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AM inclined to think, that both the writers of books
and the readers of them are generally not a little unreasonable in their expectations. The first seem to fancy that the world must approve whatever they produce, and the latter to imagine that authors are obliged to please them at any rate. Methinks, as on the one hand, nofingle man is born with a right of controuling the opinions of all the reft; fo on the other, the world has no title to demand, that the whole care and time of any particular perfon fhould be facrificed to its entertainment. Therefore I cannot but believe that writers and readers are under equal obligations, for as much fame, or pleasure, as each affords the other.
Every one acknowledges, it would be a wild notion to expect perfection in any work of man: and yet one would think the contrary was taken for granted, by the judgment commonly past upon Poems. A Critic fuppofes he has done his part, if he proves a writer to have failed in an expreffion, or erred in any particular point: and can it then be wondered at, if the Poets in general feem refolved not to own themselves in any error? For as long as one fide will make no allowances, the other will be brought to no acknowledgments a.
I am afraid this extreme zeal on both fides is illplaced; Poetry and Criticism being by no means the universal concern of the world, but only the affair of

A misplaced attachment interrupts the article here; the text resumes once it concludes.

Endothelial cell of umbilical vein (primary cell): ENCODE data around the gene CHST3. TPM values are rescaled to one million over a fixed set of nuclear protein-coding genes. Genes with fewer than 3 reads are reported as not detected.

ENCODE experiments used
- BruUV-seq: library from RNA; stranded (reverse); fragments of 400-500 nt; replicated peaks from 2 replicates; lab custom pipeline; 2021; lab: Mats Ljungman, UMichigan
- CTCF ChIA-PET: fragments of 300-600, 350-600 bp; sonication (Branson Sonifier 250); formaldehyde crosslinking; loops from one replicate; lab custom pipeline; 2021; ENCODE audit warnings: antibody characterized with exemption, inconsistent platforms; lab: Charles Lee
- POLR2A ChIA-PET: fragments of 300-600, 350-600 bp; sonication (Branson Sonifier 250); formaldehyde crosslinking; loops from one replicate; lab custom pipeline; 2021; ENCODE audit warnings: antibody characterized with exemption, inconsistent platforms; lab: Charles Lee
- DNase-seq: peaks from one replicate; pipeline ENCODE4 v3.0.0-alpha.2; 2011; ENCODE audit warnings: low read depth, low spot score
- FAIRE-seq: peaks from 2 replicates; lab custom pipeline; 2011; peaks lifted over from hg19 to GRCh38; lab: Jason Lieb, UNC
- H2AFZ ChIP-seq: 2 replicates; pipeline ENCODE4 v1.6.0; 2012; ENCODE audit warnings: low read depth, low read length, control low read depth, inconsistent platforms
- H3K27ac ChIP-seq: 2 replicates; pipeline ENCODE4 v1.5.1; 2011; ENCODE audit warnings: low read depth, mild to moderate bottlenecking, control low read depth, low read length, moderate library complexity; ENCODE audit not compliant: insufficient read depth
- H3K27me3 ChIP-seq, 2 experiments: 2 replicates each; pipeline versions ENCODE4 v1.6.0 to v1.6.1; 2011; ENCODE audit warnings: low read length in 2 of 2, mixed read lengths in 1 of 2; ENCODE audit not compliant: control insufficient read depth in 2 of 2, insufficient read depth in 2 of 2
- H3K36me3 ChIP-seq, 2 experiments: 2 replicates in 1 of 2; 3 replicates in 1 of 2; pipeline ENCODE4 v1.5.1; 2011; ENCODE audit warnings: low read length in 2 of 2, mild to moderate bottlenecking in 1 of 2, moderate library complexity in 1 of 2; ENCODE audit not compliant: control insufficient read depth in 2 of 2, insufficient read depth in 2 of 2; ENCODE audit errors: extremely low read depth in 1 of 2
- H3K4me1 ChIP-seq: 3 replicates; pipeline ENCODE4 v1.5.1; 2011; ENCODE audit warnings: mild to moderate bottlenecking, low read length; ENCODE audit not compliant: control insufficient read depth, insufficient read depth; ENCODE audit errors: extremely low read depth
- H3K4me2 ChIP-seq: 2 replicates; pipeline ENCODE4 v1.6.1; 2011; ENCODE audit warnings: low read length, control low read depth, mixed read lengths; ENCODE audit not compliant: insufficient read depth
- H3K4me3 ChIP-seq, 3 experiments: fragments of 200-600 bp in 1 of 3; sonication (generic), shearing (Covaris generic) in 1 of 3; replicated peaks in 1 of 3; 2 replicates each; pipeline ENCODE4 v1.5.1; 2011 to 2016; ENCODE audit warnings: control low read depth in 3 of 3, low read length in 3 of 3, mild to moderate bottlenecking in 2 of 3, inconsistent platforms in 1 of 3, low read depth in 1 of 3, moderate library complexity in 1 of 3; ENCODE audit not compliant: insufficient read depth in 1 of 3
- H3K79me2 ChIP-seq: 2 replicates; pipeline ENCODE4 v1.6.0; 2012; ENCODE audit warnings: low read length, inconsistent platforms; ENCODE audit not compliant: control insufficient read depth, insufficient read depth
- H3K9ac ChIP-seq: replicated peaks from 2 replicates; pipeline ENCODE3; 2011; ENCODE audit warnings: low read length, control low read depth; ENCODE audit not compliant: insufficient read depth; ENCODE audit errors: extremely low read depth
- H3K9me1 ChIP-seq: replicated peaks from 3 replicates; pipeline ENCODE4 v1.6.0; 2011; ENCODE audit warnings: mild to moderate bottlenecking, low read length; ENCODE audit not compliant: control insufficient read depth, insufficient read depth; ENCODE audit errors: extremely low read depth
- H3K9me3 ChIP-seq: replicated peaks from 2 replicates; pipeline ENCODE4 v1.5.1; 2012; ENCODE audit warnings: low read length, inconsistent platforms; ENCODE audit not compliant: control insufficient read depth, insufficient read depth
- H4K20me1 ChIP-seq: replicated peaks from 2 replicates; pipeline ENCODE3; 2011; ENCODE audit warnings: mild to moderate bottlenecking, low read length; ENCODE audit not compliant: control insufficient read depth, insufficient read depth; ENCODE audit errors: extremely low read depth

a In the former editions it was thus - For as long as one fide defpifes a well-meant endeavour, the other will not be fatisfied with a moderate approbation. But the Author altered it, as these words were rather a confequence from the conclufion he would draw, than the conclufion itself, which he has now inferted,
idle men who write in their closets, and of idle men who read there.
Yet fure upon the whole, a bad Author deserves better ufage than a bad Critic: for a Writer's endeavour, for the most part, is to please his Readers, and he fails merely through the misfortune of an ill judgment; but fuch a Critic's is to put them out of humour; a design he could never go upon without both that and an ill temper.
I think a good deal may be faid to extenuate the fault of bad Poets. What we call a Genius, is hard to be diftinguished by a man himself, from a ftrong inclination: and if his genius be ever fo great, he cannot at first discover it any other way, than by giving way to that prevalent propensity which renders him the more liable to be mistaken. The only method he has, is to make the experiment by writing, and appealing to the judgment of others now if he happens to write ill (which is certainly no fin in itfelf) he is immediately made an object of ridicule. I wish we had the humanity to reflect, that even the worst authors might, in their endeavour to please us, deserve something at our hands. We have no caufe to quarrel with them but for their obftinacy in perfifting to write; and this too may admit of alleviating circumftances. Their particular friends may be either ignorant, or infincere; and the rest of the world in general is too well-bred to shock them with a truth, which generally their Bookfellers are the firt that inform them of. This happens not till they have fpent too much of their time, to apply to any profeffion which might better fit their talents; and till fuch ta lents as they have are fo far difcredited as to be but of fmall fervice to them. For (what is the hardest case imaginable) the reputation of a man generally depends upon the first steps he makes in the world; and people
will establish their opinion of us, from what we do at that feason, when we have leaft judgment to direct us.